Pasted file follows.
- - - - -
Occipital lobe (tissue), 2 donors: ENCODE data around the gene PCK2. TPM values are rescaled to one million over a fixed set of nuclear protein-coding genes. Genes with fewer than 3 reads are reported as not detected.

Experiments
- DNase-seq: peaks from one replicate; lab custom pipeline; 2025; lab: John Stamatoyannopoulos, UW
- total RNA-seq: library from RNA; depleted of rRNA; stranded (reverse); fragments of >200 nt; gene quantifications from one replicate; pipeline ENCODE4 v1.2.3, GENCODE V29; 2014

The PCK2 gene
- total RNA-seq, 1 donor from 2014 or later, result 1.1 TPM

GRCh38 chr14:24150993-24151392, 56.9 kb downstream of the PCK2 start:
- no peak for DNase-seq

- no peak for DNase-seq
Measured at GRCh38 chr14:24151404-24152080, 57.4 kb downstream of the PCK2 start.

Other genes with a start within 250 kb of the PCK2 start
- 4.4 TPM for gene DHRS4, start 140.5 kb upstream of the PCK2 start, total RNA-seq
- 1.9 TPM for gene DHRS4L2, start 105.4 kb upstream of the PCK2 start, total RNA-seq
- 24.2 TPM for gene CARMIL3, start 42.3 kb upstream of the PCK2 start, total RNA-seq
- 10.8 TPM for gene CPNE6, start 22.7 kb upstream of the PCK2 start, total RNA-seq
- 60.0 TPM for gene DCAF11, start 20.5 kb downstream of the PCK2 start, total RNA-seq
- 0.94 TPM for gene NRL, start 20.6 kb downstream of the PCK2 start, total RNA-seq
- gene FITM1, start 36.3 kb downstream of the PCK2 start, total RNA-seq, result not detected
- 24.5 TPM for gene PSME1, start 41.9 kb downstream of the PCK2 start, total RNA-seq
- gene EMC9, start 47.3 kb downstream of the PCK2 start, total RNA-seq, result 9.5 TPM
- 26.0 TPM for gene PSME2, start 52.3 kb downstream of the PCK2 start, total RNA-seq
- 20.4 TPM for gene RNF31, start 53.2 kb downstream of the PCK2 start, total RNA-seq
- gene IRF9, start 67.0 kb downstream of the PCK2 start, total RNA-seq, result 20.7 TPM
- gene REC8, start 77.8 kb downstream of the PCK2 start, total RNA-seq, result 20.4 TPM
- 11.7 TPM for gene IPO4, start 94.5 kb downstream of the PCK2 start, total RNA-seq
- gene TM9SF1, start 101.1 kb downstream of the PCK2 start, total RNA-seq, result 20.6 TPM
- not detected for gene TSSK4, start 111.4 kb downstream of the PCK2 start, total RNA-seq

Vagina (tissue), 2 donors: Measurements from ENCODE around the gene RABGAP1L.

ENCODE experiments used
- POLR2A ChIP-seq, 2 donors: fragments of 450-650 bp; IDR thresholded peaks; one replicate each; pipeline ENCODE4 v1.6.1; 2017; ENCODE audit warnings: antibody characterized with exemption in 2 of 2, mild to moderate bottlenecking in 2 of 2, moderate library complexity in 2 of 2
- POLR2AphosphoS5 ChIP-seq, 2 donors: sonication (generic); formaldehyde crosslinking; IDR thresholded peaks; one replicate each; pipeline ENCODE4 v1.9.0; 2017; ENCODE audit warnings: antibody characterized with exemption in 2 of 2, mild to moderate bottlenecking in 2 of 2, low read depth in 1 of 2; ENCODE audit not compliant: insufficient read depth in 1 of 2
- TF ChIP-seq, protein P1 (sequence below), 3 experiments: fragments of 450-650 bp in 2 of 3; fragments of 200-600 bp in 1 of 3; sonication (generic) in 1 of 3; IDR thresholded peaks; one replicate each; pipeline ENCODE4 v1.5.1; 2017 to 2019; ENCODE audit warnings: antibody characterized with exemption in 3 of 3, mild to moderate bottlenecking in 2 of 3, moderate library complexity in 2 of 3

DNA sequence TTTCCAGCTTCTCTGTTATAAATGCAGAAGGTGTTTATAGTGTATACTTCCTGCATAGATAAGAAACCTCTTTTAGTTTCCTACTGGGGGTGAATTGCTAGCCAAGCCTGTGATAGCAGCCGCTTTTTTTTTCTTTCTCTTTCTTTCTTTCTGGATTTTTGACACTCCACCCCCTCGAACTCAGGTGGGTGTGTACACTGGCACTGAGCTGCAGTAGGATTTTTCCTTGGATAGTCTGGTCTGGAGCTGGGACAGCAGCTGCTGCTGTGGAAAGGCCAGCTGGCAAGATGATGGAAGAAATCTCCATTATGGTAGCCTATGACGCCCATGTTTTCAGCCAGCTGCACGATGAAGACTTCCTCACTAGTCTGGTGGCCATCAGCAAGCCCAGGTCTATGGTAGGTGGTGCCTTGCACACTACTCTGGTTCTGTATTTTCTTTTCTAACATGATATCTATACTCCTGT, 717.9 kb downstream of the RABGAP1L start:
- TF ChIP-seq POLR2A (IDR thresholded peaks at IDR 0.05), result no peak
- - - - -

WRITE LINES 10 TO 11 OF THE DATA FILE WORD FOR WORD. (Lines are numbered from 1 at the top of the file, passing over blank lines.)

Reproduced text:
Measured at GRCh38 chr14:24151404-24152080, 57.4 kb downstream of the PCK2 start.

Other genes with a start within 250 kb of the PCK2 start